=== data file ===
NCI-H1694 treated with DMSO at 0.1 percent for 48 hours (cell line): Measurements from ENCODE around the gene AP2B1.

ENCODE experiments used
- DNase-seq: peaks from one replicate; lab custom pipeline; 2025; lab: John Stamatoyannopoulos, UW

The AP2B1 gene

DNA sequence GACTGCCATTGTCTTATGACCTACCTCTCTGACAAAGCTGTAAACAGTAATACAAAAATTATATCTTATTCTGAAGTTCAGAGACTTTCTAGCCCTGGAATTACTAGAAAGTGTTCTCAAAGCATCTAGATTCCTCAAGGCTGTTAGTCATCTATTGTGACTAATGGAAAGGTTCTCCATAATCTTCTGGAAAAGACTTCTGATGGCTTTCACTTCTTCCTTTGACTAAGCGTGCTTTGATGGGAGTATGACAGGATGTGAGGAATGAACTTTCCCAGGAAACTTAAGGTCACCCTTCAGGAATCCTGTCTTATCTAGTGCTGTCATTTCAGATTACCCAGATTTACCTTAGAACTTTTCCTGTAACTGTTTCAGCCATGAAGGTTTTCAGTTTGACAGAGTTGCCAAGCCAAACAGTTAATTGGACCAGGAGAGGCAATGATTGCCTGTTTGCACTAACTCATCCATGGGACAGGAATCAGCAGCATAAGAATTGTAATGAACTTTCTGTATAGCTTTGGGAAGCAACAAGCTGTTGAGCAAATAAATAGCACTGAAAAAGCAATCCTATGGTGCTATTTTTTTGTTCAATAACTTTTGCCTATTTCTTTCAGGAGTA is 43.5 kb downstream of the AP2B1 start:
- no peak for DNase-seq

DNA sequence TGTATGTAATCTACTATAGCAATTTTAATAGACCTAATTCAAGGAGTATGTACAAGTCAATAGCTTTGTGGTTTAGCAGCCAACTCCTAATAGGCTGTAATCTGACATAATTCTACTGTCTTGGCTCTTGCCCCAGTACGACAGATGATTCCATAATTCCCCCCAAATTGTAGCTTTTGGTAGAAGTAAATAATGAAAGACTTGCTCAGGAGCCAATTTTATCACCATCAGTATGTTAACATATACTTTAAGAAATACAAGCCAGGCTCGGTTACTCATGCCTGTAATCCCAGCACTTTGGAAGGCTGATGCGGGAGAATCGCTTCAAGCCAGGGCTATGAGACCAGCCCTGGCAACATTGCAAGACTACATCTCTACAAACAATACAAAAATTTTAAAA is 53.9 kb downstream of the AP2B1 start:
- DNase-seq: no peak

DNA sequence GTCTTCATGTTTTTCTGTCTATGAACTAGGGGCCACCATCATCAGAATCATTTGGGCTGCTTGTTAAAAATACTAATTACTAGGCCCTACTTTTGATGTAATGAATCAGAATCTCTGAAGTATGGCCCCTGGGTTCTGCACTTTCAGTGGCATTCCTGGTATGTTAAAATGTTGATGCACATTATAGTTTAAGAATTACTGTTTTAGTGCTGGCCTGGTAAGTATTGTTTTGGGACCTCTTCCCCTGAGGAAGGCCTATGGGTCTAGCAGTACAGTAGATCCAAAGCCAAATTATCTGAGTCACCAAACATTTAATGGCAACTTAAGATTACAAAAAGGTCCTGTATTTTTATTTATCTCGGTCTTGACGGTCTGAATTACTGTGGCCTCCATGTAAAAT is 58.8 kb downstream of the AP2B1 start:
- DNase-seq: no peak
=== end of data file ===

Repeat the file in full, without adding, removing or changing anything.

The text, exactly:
NCI-H1694 treated with DMSO at 0.1 percent for 48 hours (cell line): Measurements from ENCODE around the gene AP2B1.

ENCODE experiments used
- DNase-seq: peaks from one replicate; lab custom pipeline; 2025; lab: John Stamatoyannopoulos, UW

The AP2B1 gene

DNA sequence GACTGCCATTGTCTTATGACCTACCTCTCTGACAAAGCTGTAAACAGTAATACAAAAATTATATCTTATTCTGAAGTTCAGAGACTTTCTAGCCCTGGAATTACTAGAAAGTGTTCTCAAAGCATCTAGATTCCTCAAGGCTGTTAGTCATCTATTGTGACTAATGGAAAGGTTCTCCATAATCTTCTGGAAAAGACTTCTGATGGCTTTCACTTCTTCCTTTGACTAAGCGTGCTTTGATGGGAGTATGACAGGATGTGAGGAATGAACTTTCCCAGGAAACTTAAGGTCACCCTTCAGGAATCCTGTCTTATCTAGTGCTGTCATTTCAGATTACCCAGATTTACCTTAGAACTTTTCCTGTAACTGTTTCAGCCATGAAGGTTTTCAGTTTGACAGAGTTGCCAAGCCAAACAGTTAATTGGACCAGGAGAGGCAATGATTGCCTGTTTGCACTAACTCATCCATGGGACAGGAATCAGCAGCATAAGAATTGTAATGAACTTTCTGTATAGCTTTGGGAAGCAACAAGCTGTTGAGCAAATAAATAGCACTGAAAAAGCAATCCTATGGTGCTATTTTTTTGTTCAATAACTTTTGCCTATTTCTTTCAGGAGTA is 43.5 kb downstream of the AP2B1 start:
- no peak for DNase-seq

DNA sequence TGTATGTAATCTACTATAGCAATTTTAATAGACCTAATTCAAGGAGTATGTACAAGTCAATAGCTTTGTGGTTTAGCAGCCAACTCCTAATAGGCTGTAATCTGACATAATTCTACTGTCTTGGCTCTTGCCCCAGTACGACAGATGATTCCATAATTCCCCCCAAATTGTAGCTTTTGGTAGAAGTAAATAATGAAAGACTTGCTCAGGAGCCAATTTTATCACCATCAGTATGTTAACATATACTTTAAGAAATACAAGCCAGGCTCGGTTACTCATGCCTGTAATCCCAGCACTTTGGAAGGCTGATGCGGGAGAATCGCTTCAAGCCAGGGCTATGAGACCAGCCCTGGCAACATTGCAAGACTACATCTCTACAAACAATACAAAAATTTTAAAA is 53.9 kb downstream of the AP2B1 start:
- DNase-seq: no peak

DNA sequence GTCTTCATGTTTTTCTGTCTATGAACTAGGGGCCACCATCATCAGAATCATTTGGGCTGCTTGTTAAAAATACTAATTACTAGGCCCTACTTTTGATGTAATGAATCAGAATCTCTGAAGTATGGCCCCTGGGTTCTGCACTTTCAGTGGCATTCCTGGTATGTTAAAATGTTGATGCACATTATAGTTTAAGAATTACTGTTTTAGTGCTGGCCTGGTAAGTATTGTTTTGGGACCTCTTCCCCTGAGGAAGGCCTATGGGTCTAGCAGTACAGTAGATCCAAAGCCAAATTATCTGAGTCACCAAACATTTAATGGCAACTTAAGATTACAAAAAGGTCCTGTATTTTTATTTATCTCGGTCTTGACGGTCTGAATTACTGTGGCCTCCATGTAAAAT is 58.8 kb downstream of the AP2B1 start:
- DNase-seq: no peak